He loses all leverage once Mercilus goes lower than Joeckel appears to anticipate. This throws it all off and his feet are never regained and Mercilus gets the sack. It’s a worryingly consistent fault and against the rushers Houston boast, it was worked on to great effect. It also, as is the course against Hosuton, something which sees him a JJ Watt victim.

His footwork is far too sluggish and slow. His reaction in the top half is dragged by the lower. It’s a game, as seen above, saw him give up 5 sacks per PFF.


The Intriguing

Again, as mentioned earlier, in 2016 he was moved inside to left guard. The Jaguars had signed Kelvin Beachum and the opening two weeks saw Joeckel tasked in a smaller ‘window’ to deal with. He made the move look a smart one.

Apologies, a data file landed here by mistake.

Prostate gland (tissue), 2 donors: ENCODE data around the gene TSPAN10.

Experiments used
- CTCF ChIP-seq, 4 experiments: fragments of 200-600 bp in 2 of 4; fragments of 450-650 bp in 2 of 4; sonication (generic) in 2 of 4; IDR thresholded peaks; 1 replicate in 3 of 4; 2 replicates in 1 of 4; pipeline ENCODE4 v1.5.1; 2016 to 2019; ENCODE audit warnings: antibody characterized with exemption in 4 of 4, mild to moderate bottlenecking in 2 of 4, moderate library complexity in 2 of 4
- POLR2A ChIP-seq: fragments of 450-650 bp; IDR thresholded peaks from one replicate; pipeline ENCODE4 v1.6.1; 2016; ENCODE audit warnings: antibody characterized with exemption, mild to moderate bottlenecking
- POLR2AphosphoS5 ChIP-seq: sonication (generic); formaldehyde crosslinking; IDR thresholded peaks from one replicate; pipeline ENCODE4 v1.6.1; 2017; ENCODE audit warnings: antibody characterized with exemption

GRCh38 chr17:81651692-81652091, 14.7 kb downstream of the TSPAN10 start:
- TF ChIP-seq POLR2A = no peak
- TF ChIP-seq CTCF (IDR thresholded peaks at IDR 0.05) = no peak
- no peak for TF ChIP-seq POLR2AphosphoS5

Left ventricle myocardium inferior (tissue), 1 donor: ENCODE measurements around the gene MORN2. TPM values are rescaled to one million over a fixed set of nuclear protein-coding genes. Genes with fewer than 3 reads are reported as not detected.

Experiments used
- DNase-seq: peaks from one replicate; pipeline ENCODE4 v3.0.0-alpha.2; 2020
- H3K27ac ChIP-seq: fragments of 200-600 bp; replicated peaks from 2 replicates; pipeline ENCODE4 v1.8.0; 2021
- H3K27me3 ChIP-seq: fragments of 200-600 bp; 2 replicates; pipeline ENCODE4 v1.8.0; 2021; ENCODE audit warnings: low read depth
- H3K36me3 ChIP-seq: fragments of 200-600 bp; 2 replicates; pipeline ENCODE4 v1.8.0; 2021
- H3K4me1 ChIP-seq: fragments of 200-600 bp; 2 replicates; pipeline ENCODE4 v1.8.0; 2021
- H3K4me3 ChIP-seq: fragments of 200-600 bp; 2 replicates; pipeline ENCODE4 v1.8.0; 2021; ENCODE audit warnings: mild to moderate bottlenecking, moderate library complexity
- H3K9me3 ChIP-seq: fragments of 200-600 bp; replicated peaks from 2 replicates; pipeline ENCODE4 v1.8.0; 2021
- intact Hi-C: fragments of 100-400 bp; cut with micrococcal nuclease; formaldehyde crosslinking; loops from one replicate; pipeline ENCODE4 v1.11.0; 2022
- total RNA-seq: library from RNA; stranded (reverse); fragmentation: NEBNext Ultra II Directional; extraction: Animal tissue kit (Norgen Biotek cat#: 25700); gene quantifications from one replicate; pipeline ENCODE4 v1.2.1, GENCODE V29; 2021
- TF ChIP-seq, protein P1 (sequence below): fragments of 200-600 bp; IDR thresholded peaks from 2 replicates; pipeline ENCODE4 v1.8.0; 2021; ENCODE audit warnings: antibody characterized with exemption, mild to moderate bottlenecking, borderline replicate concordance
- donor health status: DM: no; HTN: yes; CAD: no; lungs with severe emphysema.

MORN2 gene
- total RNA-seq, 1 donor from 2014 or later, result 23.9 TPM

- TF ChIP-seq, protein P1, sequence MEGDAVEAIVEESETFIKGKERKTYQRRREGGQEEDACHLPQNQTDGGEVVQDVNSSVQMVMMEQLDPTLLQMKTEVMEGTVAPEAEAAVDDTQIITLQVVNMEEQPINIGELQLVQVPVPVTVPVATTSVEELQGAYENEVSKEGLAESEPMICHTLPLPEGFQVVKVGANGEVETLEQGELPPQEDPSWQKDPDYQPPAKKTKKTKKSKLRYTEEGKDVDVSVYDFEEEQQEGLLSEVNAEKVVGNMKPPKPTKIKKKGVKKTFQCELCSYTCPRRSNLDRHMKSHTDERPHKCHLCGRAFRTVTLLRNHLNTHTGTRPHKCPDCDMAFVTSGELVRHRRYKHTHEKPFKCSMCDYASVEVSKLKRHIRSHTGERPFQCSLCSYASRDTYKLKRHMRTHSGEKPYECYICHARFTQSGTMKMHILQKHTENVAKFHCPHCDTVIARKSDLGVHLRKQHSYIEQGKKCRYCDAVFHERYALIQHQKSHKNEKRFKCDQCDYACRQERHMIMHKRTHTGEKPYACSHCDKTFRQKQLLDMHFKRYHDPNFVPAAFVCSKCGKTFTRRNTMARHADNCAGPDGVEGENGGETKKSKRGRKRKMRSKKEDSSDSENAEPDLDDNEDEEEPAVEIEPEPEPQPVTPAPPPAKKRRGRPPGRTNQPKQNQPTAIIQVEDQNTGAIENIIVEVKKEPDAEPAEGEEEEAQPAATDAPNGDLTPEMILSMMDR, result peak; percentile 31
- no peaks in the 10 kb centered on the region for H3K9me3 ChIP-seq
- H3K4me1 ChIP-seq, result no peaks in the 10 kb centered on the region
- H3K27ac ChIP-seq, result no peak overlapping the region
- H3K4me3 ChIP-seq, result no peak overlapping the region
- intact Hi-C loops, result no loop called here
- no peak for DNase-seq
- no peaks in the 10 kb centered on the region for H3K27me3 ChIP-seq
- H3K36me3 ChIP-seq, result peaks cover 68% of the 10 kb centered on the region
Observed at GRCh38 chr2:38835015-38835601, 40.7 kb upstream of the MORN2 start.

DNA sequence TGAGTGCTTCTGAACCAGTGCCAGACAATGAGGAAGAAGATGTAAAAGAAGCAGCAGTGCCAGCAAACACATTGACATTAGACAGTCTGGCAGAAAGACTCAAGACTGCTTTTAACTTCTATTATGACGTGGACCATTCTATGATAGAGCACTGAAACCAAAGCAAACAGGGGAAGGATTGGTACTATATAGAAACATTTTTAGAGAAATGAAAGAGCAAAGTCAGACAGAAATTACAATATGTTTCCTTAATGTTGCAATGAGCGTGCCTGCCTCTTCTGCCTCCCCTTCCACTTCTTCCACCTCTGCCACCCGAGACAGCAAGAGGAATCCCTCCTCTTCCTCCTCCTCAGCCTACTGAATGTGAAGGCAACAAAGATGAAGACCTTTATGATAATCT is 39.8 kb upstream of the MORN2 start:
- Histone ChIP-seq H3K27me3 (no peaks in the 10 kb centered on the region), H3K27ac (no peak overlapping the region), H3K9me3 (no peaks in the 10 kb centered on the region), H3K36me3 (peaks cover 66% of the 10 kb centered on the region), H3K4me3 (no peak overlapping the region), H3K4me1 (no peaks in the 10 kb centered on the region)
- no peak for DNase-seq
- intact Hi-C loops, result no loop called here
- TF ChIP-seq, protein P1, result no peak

He, now in a ‘phone booth’ used his size and strength more effectively and could certainly find his way in Seattle in the interior.

If that is the call, then Mark Glowinski would be the man with the fiercest pressure on him. The tape is limited as the move was curtailed by an injury to Beachum and then a season-ending one to Joeckel himself.


The Conclusion

Overall, Joeckel shows a lot more to be happy with if you are a Seahawks fan than you’d possibly expect. The team ended the season and looked ahead to 2017 by stating they wanted to address the line. Here they have done that and improved it too.

He is a solid player who failed to emerge from under the pressure that comes with being a top-5 pick. In a new situation and different coaching it is not unfeasible to expect a flourish to come for Joeckel.

But having said that, he does bring over a lot of worrying habits to extinguish. The upper-body lunge forward is a consistent part of the ‘bad’ from him. His lack of footwork when beaten off the snap is glaring.